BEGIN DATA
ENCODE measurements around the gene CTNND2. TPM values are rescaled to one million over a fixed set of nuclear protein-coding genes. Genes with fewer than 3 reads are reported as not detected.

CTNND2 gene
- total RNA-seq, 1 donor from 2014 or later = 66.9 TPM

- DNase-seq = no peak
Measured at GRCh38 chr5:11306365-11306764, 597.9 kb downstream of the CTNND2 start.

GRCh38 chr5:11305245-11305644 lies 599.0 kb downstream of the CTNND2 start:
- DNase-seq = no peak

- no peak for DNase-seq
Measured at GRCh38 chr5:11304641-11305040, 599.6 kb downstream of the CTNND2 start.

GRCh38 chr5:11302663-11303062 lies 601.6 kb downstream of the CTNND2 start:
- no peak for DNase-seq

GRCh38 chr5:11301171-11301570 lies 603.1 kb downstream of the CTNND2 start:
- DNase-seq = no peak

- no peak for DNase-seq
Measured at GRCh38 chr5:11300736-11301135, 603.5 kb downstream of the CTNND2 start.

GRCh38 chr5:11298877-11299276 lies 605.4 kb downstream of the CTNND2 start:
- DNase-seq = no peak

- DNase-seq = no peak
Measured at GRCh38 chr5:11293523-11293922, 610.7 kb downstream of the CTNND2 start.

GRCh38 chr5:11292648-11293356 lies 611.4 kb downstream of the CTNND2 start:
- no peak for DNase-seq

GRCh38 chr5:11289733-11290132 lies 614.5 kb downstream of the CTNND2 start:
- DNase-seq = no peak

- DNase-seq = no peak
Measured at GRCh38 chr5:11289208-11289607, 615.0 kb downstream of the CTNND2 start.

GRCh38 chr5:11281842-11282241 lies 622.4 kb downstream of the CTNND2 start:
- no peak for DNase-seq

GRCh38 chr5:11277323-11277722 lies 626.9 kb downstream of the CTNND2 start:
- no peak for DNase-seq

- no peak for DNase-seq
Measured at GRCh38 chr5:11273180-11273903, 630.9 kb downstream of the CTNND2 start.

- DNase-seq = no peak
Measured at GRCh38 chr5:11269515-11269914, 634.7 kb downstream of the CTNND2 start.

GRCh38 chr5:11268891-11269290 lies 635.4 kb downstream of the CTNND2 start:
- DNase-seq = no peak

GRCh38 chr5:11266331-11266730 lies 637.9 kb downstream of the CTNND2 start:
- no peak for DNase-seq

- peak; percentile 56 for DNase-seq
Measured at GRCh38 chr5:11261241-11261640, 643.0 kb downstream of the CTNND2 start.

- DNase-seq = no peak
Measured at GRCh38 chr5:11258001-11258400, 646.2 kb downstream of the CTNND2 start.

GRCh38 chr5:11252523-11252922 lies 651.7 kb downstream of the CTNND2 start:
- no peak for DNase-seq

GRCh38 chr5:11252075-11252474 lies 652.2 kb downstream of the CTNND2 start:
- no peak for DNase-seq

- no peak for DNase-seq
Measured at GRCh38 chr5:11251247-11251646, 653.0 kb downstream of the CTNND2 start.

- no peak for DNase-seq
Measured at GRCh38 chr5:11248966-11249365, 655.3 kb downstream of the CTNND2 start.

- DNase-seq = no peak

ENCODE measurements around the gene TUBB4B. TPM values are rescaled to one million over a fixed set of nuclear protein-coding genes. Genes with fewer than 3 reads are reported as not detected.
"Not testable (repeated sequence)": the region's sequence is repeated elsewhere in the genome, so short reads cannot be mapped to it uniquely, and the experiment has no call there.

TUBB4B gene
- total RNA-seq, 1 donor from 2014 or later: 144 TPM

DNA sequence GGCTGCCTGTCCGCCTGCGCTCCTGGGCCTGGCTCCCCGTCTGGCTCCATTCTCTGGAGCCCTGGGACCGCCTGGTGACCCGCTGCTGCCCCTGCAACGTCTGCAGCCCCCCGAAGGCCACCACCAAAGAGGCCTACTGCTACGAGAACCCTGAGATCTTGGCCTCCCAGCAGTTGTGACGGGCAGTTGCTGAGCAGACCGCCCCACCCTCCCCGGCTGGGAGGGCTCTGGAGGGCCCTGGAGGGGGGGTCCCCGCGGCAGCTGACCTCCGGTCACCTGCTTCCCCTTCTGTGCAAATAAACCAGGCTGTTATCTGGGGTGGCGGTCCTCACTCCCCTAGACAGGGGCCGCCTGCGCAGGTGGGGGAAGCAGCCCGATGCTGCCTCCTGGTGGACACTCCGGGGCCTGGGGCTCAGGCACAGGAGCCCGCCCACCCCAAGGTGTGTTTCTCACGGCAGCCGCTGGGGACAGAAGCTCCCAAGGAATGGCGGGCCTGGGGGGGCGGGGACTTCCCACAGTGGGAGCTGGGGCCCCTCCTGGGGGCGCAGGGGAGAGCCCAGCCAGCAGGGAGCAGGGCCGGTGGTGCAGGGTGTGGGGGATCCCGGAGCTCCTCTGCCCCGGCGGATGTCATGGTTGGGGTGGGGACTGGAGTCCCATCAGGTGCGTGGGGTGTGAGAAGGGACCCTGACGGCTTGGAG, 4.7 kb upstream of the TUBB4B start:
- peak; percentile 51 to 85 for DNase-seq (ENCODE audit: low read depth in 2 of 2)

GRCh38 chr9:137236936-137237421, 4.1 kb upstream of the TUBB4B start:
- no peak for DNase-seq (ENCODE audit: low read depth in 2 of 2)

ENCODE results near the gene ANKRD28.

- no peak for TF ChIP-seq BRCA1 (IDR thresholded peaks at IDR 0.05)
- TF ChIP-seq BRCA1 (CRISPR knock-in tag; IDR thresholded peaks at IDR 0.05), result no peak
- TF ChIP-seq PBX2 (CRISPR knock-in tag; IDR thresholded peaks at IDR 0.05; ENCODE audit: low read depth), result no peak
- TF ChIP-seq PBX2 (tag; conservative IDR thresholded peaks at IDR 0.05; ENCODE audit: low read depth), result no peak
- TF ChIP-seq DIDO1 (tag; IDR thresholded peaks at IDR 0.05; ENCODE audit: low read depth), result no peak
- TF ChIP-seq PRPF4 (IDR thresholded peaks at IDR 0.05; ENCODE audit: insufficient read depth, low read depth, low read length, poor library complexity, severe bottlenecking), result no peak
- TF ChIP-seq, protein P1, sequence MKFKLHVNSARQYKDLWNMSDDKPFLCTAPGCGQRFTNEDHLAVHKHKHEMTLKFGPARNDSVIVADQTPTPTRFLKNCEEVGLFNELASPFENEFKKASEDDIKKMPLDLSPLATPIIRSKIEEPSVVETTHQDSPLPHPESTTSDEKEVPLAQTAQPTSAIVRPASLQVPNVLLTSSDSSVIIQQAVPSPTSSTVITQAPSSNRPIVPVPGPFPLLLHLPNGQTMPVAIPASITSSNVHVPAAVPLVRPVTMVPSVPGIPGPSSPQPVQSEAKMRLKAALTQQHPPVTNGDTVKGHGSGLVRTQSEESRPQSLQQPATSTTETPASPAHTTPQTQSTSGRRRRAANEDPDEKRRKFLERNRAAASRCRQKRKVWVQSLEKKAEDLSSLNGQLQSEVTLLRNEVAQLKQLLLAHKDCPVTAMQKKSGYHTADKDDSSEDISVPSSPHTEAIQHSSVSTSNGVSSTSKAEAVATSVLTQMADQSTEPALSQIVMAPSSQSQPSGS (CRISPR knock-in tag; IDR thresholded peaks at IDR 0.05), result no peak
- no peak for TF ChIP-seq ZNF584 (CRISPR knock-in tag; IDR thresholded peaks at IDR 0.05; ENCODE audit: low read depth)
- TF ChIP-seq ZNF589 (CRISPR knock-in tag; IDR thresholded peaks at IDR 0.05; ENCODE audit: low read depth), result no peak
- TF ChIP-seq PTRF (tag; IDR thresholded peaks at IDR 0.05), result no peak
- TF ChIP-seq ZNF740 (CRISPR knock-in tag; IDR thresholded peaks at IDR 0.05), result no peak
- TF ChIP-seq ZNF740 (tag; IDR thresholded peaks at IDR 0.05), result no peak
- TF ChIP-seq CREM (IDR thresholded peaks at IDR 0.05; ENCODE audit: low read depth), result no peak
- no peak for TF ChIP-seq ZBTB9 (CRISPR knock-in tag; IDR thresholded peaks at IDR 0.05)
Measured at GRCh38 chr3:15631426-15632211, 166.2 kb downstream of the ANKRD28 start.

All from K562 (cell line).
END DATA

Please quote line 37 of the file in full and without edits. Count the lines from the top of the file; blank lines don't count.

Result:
- no peak for DNase-seq